The furry marsupials have proven difficult to study in the past because of their nocturnal lifestyle and underground homes that are often in remote parts of Australia.
However, a combination of high-resolution satellite imagery and remote motion-activated cameras is helping South Australian researchers compile the first species-wide mapping of distribution and abundance of the Southern Hairy-Nosed Wombat.
There are three species of wombats: the Southern Hairy-Nosed, Common and Northern Hairy-Nosed Wombat.
While the Common Wombat battles a serious mange outbreak and the Northern-Hairy-Nosed recovers from a brush with extinction 20 years ago, the Southern Hairy-Nosed Wombat is thriving with the population estimated at more than one million.
This has prompted Mike Swinbourne from the University of Adelaide’s School of Biological Sciences to harness the latest technologies to quantify their numbers.
“I’ve essentially tracked how the population of Southern Hairy-Nosed Wombats has changed since European settlement and I am looking at the impact in the future of things like climate change and land use change,” he said.
Swinbourne said while field trips into the harsh Australian Outback were still conducted, it was the availability of high-resolution satellite imagery capable of collecting images with a ground resolution of less than 0.5metres that had made the study possible.
The PhD candidate said wombat burrows were clearly visible on modern satellite pictures, giving him a starting point for the count without leaving his desk.
“We can use Google Earth, Google Maps and other satellite tools to search whole regions whereas in the old days you’d have to walk the ground – some places were inaccessible so you could never get to them or you’d have to pay for aircraft to fly over, which was prohibitively expensive,” Swinbourne said.
“We’ve been trying to work out how many wombats there might be per burrow and that’s where the motion activated cameras come in.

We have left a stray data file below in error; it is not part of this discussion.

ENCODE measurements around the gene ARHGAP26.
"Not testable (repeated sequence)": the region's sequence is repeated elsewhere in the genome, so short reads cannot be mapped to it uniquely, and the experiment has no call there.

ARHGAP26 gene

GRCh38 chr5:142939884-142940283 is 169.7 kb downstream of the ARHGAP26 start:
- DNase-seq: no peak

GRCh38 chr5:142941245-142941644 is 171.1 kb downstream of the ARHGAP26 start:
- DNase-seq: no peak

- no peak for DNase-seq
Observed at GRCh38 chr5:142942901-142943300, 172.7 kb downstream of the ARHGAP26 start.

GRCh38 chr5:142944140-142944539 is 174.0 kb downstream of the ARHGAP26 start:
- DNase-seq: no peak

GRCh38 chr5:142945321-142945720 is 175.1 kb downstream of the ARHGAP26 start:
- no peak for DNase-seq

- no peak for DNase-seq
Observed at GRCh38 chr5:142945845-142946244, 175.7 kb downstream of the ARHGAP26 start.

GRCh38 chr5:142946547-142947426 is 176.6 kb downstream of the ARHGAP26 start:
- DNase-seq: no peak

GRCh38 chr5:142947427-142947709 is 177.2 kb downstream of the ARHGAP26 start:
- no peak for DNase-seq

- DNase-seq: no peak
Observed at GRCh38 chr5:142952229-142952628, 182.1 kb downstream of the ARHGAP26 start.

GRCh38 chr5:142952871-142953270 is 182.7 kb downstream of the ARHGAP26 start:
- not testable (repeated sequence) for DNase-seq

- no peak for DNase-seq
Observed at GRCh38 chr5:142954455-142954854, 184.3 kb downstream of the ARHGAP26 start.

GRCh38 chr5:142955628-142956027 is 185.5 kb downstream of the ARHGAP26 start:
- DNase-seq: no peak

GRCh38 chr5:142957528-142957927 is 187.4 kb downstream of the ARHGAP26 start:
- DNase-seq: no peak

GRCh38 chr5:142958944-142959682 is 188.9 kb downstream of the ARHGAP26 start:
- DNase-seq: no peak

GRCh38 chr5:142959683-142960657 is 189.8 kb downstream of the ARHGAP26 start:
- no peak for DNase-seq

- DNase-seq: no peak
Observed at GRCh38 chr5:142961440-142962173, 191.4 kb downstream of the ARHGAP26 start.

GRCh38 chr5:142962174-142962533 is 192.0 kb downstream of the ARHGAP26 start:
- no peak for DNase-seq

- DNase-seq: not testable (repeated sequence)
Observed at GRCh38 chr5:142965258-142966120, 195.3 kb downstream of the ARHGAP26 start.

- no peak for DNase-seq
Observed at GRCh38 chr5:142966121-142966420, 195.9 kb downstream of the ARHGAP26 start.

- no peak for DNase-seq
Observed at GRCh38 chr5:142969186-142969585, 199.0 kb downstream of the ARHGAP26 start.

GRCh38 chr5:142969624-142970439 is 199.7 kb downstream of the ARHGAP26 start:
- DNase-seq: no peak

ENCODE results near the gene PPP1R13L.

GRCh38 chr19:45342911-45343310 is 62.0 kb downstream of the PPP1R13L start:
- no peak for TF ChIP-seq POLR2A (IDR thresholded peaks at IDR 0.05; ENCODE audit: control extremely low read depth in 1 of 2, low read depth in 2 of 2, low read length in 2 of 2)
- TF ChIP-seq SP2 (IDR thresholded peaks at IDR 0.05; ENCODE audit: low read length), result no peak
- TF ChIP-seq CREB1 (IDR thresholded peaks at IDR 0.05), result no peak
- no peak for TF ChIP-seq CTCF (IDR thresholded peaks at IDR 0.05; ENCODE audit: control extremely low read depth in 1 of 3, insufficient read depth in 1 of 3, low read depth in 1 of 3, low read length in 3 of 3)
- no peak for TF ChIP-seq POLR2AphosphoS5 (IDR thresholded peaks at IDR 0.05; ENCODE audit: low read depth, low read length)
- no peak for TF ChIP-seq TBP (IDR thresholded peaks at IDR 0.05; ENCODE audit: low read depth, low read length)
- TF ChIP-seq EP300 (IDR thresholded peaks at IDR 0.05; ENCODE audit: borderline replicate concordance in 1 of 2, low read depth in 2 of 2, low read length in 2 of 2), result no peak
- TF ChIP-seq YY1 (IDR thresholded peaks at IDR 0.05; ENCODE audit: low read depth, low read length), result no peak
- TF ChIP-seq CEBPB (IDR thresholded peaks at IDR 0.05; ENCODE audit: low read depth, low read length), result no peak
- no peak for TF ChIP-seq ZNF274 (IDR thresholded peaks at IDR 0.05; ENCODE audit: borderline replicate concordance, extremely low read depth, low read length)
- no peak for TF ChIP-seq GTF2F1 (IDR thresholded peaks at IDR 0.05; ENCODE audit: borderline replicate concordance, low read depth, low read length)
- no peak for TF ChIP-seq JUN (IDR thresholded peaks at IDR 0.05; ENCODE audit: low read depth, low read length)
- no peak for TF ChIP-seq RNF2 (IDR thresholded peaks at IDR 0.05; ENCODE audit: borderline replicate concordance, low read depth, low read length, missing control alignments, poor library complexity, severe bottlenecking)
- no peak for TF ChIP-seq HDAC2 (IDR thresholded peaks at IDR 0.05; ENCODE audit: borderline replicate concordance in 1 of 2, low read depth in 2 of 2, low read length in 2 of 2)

“We’ve installed them outside warrens all across the country to find out what the wombats are doing, how many animals are using a burrow at any one time or how often they are used.
“It varies completely – some burrows are only used one night a week while others are occupied every night and sometimes by multiple wombats.
“Then we can count how many burrows there are, do the calculation, and that gives us a pretty good estimate of the size of the population – there’s about 0.4 wombats per active burrow.”
Swinbourne has also utilised ground penetrating radar, which is more typically used for geophysical research, to map the underground burrows of wombats without disturbing them.
He said this had shown some burrows to be complex networks with multiple chambers and a labyrinth of interconnecting tunnels.
“In the past the only way to do that apart from crawling inside, which is not a good idea, was to dig them up.
“But a large percentage of the wombat population lives in regions where the ground is hardened layers of calcrete limestone it’s like sheets of concrete and you can’t dig it up so no one’s been able to look underneath those before.”
Swinbourne will present his research at the three-day Wombats Through Time and Space conference this week, the biggest meeting of wombat experts in 20 years.
South Australia is home to 90 per cent of Southern Hairy-Nosed Wombats, which Swinbourne predicts have reached their highest numbers since the introduction of destructive European rabbits to Australia in the late 19th Century.
Adelaide, the South Australian capital, will host the September 17-19 conference, which will feature more than 60 delegates and 35 speakers ranging from researchers, zookeepers, wombat carers and farmers.
Wombats and koalas share a common ancestor called the Diprotodon – the largest known marsupial – that was bigger than a cow and roamed Australia approximately 1.6 million and 45,000 years ago. The modern wombat is similar in stature to a solidly built medium-sized dog and has cubed-shaped droppings.
“Wombats have been here almost forever but no one really started to study them in depth until the 1970s,” Swinbourne said.
“There’s still a great deal we need to learn but we’ve really started to ramp up the research recently because we now have these tools we didn’t have in the past.”Jump to next article